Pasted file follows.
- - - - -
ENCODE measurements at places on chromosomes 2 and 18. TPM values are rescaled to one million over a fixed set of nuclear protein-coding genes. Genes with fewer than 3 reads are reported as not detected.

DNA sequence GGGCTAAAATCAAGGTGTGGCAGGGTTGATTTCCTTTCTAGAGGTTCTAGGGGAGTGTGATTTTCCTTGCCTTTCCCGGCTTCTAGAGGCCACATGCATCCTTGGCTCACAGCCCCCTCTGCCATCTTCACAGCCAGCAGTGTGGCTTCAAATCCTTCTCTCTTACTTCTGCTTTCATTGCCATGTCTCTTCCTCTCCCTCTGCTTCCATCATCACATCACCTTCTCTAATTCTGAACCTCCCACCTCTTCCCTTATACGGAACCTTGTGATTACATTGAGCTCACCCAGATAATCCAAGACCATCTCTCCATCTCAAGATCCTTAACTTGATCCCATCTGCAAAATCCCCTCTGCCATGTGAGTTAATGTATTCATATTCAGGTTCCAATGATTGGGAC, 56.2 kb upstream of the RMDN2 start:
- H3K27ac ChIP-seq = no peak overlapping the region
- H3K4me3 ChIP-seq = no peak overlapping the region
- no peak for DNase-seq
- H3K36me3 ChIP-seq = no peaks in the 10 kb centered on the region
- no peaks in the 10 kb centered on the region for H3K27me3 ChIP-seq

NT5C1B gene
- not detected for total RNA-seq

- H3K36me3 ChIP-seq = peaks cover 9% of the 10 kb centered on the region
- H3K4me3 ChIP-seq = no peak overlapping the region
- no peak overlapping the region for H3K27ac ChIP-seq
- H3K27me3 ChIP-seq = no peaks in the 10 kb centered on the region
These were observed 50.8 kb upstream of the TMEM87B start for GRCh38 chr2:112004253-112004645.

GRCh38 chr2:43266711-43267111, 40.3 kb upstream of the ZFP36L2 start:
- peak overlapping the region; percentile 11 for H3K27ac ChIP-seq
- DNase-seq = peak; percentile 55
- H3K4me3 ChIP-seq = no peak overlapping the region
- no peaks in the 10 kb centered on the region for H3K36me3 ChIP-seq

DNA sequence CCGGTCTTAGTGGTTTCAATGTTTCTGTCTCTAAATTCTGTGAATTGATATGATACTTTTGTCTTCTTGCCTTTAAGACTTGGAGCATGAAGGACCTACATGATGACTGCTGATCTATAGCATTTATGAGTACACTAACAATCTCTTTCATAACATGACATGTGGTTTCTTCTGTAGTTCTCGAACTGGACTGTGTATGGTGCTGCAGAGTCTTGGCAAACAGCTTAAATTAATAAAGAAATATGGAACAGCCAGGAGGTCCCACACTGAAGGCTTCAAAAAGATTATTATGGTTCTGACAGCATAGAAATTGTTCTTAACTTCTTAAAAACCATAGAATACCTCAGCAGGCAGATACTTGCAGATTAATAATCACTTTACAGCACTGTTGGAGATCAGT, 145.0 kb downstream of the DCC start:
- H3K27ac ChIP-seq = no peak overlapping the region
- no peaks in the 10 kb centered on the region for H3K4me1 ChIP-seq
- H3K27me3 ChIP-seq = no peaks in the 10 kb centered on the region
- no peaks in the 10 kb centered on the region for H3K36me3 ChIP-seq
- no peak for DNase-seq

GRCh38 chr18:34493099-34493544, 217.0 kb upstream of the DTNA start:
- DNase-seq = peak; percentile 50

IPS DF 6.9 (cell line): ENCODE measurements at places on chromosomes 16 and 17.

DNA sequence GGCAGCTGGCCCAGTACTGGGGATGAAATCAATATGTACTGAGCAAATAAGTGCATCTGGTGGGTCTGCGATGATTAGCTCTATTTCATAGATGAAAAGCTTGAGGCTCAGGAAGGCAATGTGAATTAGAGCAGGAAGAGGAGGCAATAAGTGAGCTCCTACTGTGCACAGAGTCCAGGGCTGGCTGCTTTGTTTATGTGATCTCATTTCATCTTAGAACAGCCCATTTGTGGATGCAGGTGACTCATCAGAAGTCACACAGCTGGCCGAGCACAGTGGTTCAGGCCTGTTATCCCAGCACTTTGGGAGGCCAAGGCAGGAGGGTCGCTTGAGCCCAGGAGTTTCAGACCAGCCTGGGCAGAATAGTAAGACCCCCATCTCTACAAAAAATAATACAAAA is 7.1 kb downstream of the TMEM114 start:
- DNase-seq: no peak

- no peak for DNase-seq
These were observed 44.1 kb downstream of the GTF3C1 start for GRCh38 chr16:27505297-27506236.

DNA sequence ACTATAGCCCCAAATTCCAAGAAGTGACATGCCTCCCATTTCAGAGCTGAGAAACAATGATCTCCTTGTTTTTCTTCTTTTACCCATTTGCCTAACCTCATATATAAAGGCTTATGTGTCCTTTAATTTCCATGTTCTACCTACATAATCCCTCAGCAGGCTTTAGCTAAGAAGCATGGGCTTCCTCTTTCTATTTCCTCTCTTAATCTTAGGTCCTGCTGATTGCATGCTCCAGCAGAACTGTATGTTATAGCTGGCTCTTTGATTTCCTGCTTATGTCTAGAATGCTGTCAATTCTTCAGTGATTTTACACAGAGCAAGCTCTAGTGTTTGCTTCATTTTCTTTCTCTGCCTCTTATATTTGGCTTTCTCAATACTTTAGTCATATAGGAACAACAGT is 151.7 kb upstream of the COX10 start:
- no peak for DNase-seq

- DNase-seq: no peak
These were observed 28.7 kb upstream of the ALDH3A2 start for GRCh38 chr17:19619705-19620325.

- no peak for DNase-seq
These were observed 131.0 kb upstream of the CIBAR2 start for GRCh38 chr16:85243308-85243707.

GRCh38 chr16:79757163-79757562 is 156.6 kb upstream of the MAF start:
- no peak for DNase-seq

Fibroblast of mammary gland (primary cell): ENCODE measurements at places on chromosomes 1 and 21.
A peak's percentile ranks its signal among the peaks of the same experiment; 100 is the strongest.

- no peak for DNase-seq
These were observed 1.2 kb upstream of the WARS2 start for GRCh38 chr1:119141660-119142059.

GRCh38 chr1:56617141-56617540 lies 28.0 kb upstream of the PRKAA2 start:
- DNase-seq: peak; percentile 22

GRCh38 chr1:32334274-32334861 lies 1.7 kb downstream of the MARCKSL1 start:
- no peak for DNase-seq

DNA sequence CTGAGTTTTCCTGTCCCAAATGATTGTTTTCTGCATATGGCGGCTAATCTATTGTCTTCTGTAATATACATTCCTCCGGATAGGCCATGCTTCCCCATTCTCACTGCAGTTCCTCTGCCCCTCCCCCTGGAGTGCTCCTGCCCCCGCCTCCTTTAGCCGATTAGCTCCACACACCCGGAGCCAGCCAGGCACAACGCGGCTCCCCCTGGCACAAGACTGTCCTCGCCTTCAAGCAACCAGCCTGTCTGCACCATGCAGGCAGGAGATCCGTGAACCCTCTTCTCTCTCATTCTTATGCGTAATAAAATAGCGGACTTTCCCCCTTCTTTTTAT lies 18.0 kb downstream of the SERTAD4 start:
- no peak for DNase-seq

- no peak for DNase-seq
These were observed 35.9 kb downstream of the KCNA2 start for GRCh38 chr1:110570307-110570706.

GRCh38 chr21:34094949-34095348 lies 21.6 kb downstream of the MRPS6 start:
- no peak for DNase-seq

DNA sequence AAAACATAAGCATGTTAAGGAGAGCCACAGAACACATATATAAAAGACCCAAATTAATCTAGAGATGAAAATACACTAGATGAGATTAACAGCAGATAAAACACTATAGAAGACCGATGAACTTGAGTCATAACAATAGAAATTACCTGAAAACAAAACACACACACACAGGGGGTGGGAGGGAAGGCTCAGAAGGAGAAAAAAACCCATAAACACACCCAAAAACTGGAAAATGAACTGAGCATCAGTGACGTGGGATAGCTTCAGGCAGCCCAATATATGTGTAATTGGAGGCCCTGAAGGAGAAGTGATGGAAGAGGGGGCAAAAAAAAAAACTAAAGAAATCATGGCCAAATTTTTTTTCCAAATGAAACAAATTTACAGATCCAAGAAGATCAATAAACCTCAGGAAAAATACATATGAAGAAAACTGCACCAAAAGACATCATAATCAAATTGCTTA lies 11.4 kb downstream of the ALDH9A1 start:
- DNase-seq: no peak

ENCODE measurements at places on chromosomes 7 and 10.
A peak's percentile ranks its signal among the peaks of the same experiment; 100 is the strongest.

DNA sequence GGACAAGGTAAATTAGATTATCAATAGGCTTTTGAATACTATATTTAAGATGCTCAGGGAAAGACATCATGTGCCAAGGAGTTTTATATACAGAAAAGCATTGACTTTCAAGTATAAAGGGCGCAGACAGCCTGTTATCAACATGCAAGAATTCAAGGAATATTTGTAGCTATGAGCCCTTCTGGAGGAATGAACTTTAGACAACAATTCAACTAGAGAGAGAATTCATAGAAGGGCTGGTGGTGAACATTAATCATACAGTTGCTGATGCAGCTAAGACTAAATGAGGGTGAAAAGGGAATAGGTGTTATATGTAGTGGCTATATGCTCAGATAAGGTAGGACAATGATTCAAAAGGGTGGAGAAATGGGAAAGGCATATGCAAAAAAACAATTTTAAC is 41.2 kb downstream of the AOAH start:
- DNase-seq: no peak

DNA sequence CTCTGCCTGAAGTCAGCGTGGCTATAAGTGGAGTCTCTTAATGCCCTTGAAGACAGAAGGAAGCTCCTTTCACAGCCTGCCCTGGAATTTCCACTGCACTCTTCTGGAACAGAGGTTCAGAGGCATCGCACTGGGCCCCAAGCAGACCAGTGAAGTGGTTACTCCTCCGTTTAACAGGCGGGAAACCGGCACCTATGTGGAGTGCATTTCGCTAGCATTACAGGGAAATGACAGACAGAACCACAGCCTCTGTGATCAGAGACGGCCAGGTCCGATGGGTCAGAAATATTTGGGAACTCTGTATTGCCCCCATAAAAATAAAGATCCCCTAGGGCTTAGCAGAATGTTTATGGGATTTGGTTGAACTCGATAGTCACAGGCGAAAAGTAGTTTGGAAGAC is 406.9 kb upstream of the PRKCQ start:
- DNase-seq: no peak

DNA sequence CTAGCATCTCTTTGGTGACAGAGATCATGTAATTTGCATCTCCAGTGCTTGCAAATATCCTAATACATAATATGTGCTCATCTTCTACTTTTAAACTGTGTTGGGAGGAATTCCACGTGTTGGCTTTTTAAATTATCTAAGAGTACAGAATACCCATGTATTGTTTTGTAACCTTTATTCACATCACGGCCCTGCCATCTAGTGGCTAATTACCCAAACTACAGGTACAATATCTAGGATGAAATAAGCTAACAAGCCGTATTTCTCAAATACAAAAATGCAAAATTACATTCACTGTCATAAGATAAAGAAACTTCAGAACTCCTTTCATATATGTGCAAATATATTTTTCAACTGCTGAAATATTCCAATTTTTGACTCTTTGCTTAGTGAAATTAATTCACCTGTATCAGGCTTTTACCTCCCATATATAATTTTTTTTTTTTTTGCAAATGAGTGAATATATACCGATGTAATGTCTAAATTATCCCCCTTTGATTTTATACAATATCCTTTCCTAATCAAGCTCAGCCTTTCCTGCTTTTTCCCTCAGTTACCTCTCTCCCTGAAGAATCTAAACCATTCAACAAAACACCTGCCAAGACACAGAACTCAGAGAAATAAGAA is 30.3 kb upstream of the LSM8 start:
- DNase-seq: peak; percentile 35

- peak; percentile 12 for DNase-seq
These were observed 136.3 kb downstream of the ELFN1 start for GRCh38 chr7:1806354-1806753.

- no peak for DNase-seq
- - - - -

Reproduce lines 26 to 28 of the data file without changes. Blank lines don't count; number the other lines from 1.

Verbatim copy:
GRCh38 chr18:34493099-34493544, 217.0 kb upstream of the DTNA start:
- DNase-seq = peak; percentile 50

IPS DF 6.9 (cell line): ENCODE measurements at places on chromosomes 16 and 17.